Various thoughts while watching “Star Trek Into Darkness”:
- What’s the U.S.S. Enterprise doing underwater? And that was the plan?
- Crap, they still have alarm clocks with annoying beeps in the 23rd century.
- Cars, too. Even with transporter devices? Why not just beam to the grocery store? Why not just beam your groceries to you? Why not replicate them?
- Seriously, are there no homely admiral’s daughters?
- You can use a communicator across the galaxy? From Earth to Qo’noS? That seems a bit of a cheat.
- God, Benedict Cumberbatch is good. Is he doomed to play superior beings from now on? Indubitably.
- Wait, did he say Khan … or Kai?
- So if the goal was to start a war with the Klingons, why relieve Kirk of command? Isn’t that who you want in charge? The reckless, think-with-his-gut captain?
- OK, so it’s like “Star Trek: Wrath of Khan” but reversed. Where Kirk does what Spock did and Spock does what Kirk did.
- I wonder how many takes “KHAAAAAAAN!” took? That’s like redoing “Stella!”
- Right, the tribble. Thank God. I don’t think I could’ve taken “Star Trek III: The Search for Kirk.”
But my main thought was of the roller coaster. Seriously, how many Spielbergian, breathless, everything-going-wrong-and-has-to-go-right-at-the-last-second moments are we going to have?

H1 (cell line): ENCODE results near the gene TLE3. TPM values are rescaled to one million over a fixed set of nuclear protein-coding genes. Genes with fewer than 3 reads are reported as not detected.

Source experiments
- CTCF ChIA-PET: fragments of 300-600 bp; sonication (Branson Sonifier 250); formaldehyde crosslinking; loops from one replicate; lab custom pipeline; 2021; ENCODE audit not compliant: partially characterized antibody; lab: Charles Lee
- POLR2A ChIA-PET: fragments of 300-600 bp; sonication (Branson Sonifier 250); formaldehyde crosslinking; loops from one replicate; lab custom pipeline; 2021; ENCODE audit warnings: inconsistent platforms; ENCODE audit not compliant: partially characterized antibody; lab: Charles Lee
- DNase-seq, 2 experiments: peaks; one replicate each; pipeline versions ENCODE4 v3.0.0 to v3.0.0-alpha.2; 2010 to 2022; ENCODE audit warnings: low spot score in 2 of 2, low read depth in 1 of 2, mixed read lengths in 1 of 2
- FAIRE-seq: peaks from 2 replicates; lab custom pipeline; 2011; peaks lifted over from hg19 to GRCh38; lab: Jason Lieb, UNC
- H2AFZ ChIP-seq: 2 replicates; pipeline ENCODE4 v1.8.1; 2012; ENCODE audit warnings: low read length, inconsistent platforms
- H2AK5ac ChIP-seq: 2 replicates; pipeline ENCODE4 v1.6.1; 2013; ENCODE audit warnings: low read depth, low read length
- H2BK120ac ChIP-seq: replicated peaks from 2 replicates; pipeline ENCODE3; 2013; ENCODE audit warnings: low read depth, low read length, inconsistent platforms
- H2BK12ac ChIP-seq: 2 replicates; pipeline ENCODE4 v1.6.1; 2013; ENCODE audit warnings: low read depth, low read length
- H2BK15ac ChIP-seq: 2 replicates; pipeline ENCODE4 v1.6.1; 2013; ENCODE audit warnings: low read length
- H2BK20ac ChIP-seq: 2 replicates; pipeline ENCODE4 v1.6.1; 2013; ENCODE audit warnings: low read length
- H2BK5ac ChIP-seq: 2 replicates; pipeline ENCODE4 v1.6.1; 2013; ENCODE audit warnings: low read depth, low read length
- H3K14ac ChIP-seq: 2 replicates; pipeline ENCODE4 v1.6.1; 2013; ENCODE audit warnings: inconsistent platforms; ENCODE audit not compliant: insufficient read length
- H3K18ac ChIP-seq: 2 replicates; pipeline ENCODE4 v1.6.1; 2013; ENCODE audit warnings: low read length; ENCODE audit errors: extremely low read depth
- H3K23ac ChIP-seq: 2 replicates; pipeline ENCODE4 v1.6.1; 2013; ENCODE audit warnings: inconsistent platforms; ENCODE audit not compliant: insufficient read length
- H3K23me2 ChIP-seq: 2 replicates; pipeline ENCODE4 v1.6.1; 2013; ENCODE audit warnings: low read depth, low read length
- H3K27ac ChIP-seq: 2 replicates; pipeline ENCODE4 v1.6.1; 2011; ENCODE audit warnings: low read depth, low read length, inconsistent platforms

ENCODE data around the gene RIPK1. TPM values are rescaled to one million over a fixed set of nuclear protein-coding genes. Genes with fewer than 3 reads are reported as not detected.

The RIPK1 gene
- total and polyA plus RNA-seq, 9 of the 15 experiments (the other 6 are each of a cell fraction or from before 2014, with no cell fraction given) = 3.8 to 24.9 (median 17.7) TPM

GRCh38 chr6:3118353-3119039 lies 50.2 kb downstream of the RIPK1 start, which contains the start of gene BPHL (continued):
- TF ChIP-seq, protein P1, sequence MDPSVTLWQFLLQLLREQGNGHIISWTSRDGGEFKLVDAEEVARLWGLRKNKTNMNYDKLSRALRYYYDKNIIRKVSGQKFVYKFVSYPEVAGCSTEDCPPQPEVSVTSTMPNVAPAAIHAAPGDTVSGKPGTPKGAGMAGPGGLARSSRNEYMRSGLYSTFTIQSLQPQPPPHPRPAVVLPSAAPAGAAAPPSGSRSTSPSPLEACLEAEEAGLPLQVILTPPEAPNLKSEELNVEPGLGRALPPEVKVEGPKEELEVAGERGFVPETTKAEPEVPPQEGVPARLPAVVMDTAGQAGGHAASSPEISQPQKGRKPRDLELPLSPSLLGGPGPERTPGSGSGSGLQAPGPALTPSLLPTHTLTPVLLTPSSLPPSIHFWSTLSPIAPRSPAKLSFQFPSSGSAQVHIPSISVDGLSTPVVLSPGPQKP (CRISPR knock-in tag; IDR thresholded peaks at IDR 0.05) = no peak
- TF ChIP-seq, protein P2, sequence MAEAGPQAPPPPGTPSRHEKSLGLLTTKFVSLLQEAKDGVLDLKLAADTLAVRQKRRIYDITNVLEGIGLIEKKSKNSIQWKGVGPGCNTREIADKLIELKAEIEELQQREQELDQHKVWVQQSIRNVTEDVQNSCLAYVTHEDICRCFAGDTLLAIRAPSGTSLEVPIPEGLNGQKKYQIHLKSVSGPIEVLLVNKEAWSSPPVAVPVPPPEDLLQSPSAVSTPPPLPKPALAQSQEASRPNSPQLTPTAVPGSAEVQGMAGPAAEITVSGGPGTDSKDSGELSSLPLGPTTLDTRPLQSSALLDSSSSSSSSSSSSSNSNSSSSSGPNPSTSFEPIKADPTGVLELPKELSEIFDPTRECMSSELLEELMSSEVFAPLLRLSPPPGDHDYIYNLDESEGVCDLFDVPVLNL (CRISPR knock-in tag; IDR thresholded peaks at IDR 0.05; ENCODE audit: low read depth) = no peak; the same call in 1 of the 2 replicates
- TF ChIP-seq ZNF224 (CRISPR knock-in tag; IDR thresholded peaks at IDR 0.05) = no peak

If the first J.J. Abrams-led “Star Trek” reboot reminded me of “Star Wars,” this one reminds me of “Raiders of the Lost Ark.” Even the cold open gives us our hero, Capt. James T. Kirk (Chris Pine), carrying a kind of idol while running from natives with spears. Meanwhile, Mr. Spock (Zachary Quinto) is being lowered into a volcano to detonate a cold-fusion device, and winds up trapped there, as lava laps up all around him. Can Kirk and Spock be saved? Of course they can. Kirk gives up the idol (a kind of map?), which the natives bow before, and he and Dr. McCoy (Karl Urban) jump off a cliff and swim to the U.S.S. Enterprise, which is hiding underwater, in salt water, against the express wishes of its chief engineer, Scotty (Simon Pegg). At which point, violating the Prime Directive, the Enterprise arises, to the amazed eyes of the indigenous people, which allows Kirk and company to use the transporter to beam Spock, whose protective suit is smoking, back to the Enterprise just in time. All good!
Not really. Even before Kirk is temporarily relieved of command for violating the Prime Directive (by revealing the Enterprise), and Spock temporarily reassigned to the U.S.S. Bradbury for doing same (by preventing the volcano from exploding), we have our own questions:
- Why is Kirk hanging, disguised, among the natives?
- Why did he take what he took? Even he doesn’t know.
- Why is McCoy down there? In case someone needs a doctor?
- Do they have no Prime Directive class at Star Fleet Academy? Did Kirk and Spock skip it? Does Spock not see the logic in it?
- Biggest: Why hide the U.S.S. Enterprise underwater?????
It’s always a bad sign when one of the characters in a movie annunciates the absurdity of what is going on in the movie—as Scotty does here. “Do you have any idea,” he tells Kirk, “how ridiculous it is to leave a starship on the bottom of the ocean?” Preach it, Montgomery.